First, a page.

AgDM newsletter article, June 1998

Small square or large round bales

Ralph Mayerby Ralph Mayer, Extension Farm Management Specialist, 515.842.2014, mayer@iastate.edu

Does it pay to put hay up as small square bales instead of large round bales? In recent decades there has been a major shift towards large round bales because they are easier to handle and can be done with a minimum of physical labor. But which method should you use if you want to generate the highest net return? The information below helps provide an answer to this question.

Auction sales

Auction markets in southern Iowa have demonstrated a willingness by buyers to pay more for square bales than for large round bales (large square bales tended to more closely approximate the value of small square bales then large round bales.) A review of hay auction sales in southern Iowa for the year ending in March, 1998, indicates the average price paid by buyers of good to premium quality hay in large round bales was about $72 per ton, while similar quality hay in small square bales averaged about $116 per ton. There are a variety of reasons a buyer may be willing to pay more for small square bales including perceived feed value, convenience, ease of hauling, etc.

Costs of Production

Although there is a consistent difference in sale value, how do the costs compare for each type of bale? Some costs will be the same for both bale types while others will vary. Costs that will be the same for both methods include land rent (land charge), the costs of seeding establishment and annual fertility replacement. Costs that differ include harvesting and labor.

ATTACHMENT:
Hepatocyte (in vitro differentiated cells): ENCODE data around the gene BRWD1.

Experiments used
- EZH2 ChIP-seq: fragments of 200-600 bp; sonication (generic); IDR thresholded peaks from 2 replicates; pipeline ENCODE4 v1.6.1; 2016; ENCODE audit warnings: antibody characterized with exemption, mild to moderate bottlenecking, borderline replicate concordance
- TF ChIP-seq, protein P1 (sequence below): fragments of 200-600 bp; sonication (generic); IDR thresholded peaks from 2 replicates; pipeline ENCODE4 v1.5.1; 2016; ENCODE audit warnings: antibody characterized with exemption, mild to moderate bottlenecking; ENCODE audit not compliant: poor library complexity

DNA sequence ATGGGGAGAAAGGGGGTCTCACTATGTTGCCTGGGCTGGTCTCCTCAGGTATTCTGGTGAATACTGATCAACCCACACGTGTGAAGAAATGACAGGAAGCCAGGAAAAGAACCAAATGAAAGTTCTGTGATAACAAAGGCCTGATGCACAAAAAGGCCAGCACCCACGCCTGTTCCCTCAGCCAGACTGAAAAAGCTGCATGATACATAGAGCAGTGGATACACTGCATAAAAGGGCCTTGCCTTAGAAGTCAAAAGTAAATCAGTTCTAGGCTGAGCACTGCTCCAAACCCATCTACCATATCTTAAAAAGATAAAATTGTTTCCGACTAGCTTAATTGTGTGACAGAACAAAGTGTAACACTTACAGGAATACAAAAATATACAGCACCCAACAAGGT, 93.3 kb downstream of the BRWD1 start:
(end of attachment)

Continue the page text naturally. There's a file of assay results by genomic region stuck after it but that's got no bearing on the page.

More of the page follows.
Returns

Assuming a four ton yield, net return is more than three times higher for square bales ($225) than for round bales ($70) as shown in Table 1. If yield is reduced to three tons per acre (which is more typical in parts of south central Iowa) the net return from square bales ($131) is more than seven times higher than the return from round bales ($18).

Table 1. Estimated Hay Returns by Baling Method*
(3 cuttings & 4 ton yield) (returns per acre per year)

Large Round

Small Square

Auction price per ton

$72

$116

Tons per acre

4

4

Gross value per acre

$288

$464

Costs remaining the same by method

1/3 of establishment cost

$33

$33

Annual fertilizer replacement

45

45

Land rent/charge

55**

55**

Sub-total

$133

$133

Costs that vary by method

Mow-conditioning, raking,

$57

$68

baling, hauling

Hours of labor

4

5.4

Labor @ $7/hr

28

38

Sub-total

$85

$106

Total cost per acre

$218

$239

Net Return per acre

$70

$225

*Estimated costs are taken from Decision File 1998 Iowa Crop Production Cost Budgets, Decision File 1997 Farmland Cash Rental Rates, and Iowa hay auction reports for the year ending March, 1998.
** Land rent/charge was the average alfalfa hayland rental rate reported for south central Iowa in 1997.

Conclusion

This comparison suggests there is merit in examining local hay markets and methods of hay handling for greatest net returns. For some operators the continued use of round bales meets their goals, but for others the potential increase in returns from producing small square bales is worth investigating.

 

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